The history of health terminologies dates back to the 17th century when English demographer John Graunt decided to study the statistical information about mortality. The most common causes of death in his “Bills of Mortality” include bloody flux, rising of the light, mortification, griping of the guts and teeth.
In 1839, an English epidemiologist, William Farr, expressed the medical community’s need for standard terminologies. He stated that disease has, been described using three or four terms and that each were inconvenient and quite vague names of diseases have been registered instead of primary diseases.
In 1893, Paris released the Bertillon Classification of Causes of Death. A few years later, the International Lists of Causes of Death was published to classify the most common causes of mortality. ICD-1 was released in 1900 and eventually fell under the control of the World Health Organization (WHO).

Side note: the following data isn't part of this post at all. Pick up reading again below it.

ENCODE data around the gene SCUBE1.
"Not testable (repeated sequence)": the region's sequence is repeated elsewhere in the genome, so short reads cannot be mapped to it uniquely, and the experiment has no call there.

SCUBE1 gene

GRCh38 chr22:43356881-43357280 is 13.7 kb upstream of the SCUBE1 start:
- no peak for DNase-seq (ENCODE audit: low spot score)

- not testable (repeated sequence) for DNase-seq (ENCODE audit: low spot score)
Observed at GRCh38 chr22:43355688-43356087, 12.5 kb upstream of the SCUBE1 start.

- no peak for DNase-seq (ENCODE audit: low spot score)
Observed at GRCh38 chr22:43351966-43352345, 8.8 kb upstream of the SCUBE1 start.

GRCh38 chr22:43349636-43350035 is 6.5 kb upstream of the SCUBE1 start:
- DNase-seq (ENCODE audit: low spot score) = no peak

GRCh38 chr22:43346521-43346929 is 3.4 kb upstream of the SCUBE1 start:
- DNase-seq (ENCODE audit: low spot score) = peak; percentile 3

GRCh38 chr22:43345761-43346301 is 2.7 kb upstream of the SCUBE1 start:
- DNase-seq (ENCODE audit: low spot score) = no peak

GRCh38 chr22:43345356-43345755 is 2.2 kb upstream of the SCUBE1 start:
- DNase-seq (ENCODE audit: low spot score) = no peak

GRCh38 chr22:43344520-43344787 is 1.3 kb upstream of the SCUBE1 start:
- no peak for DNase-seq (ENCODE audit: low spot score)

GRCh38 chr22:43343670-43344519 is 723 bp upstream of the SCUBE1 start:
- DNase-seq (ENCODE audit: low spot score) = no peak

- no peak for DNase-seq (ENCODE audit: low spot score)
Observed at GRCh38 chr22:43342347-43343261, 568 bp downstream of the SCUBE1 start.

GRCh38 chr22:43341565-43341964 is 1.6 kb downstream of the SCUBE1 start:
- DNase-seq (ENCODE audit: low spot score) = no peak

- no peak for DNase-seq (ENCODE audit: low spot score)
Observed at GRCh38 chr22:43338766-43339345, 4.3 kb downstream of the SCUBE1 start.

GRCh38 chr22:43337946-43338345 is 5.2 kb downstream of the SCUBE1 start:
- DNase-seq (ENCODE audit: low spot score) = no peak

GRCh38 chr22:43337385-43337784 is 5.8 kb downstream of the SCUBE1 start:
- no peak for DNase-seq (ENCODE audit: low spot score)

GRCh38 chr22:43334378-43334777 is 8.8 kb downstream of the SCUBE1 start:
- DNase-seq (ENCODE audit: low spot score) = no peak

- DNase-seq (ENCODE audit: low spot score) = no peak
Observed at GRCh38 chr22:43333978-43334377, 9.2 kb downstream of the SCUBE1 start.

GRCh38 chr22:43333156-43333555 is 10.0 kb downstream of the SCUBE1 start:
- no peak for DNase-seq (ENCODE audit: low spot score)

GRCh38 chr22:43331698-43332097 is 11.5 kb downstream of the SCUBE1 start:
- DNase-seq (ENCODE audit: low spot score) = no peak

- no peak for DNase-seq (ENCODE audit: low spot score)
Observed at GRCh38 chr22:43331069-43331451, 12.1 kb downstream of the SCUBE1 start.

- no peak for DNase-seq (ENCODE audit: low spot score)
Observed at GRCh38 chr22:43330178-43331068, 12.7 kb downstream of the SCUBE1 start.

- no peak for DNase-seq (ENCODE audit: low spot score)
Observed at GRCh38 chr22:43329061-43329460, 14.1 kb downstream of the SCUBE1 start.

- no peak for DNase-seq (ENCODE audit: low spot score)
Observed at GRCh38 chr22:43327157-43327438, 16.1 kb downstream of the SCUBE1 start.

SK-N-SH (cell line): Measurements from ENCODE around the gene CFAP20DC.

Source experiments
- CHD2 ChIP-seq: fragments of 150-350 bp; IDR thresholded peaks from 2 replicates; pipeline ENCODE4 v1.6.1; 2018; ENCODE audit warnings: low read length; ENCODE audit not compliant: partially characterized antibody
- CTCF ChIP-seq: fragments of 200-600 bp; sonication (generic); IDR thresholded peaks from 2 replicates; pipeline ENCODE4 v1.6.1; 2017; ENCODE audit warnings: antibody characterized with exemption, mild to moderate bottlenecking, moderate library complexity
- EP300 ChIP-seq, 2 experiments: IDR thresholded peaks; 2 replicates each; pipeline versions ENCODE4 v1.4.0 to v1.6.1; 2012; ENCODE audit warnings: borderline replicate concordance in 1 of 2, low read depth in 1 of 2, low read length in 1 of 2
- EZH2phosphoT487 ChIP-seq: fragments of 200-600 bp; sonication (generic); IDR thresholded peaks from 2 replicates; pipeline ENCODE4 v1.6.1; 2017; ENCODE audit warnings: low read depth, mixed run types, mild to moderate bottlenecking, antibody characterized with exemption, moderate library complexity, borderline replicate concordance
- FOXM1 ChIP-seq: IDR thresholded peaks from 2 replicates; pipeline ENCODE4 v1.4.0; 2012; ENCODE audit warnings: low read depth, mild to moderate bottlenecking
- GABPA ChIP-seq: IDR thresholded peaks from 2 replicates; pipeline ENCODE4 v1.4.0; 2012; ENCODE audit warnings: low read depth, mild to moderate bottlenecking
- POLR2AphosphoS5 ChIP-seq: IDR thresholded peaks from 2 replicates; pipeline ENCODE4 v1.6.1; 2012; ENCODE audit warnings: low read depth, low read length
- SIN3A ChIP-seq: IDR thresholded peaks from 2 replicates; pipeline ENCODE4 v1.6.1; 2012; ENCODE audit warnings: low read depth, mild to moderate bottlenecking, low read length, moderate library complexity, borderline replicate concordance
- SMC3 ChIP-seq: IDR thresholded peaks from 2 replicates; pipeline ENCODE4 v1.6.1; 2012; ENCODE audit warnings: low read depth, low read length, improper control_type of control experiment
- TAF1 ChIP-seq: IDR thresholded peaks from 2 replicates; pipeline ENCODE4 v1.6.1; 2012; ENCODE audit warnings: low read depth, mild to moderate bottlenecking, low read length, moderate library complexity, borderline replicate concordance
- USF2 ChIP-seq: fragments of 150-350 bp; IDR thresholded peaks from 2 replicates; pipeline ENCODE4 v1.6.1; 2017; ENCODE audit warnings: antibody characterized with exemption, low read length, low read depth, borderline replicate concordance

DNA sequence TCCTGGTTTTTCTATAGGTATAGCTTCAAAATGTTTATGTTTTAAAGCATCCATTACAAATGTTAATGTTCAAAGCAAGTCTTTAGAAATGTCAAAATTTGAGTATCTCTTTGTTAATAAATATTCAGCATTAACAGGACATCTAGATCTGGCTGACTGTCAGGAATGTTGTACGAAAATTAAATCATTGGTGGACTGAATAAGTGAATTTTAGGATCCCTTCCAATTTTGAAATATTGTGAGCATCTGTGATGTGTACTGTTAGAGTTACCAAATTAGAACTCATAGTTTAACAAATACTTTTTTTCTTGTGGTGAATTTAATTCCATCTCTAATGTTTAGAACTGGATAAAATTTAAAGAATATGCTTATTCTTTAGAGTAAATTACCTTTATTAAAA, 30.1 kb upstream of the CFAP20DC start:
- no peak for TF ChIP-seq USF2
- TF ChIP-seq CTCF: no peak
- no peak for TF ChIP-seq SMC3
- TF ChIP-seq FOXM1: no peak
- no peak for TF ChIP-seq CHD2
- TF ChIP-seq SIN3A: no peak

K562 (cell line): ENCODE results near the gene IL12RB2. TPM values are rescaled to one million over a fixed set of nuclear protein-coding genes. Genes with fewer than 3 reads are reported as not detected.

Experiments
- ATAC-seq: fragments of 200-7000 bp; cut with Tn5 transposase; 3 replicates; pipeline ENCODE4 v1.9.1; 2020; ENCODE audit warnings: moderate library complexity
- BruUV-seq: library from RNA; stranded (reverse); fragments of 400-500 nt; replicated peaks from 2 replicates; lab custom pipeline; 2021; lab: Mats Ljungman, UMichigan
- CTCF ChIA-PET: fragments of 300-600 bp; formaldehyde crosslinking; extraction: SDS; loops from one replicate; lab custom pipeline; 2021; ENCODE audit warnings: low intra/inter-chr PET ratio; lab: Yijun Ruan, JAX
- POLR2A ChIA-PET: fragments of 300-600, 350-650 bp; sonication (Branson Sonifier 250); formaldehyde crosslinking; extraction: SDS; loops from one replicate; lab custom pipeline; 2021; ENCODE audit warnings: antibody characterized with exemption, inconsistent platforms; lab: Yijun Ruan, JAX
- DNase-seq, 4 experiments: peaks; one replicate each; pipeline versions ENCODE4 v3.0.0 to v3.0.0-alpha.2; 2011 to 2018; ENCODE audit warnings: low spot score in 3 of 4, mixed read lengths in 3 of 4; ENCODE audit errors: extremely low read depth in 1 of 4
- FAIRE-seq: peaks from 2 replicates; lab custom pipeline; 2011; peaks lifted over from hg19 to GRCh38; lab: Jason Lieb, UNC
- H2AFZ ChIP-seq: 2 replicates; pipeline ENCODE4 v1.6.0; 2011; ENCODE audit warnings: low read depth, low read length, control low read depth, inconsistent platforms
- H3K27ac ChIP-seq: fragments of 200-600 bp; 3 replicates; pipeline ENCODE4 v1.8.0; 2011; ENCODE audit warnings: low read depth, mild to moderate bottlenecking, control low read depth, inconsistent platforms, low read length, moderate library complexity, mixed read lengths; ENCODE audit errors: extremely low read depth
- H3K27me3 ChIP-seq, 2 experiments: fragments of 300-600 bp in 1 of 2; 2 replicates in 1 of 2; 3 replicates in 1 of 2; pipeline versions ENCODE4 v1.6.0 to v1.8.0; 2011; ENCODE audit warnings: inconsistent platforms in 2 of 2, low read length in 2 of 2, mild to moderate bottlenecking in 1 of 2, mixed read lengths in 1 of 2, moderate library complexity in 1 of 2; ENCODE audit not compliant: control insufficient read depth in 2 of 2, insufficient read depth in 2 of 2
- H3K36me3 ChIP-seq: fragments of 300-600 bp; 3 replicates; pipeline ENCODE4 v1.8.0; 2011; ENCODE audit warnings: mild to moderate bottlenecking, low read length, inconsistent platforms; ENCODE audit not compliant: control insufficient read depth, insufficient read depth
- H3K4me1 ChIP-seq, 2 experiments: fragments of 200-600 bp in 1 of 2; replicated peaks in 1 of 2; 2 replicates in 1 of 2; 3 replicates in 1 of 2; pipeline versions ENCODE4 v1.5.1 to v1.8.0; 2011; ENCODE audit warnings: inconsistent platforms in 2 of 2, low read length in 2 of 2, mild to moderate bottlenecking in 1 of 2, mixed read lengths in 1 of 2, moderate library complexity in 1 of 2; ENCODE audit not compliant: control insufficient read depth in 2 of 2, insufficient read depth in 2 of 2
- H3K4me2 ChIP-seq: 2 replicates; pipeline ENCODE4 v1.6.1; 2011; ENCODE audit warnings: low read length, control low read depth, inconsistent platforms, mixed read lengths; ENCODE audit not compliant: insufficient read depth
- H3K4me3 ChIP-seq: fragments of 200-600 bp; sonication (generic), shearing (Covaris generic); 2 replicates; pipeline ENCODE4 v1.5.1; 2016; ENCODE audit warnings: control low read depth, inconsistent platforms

Currently, ICD-9 and Current Procedural Terminology (CPT) are the most widely used administrative terminologies. However, these terminology standards are not designed to adopt Healthcare Information Technology (HIT) applications because they lack adequate structure and granularity, and they are not truly concept based.
The history of the modern terminology services in the United States started in 1996 when Kaiser, Mayo and Lexicon technology released the YATN, also known as the “Yet Another Terminology Service.” In 1998, three terminology services were released: the MetaPhrase by Lexicon Technology, the UC Davis JTerm Terminology service and Lexicon Query Services (LQS). In 2003, Common Terminology Services (CTS) was implemented. A year later, CTS was updated to CTS1 through HL 7 balloted procedure. In 2009, CTS was updated to its latest version, the CTS2, by going into another ballot.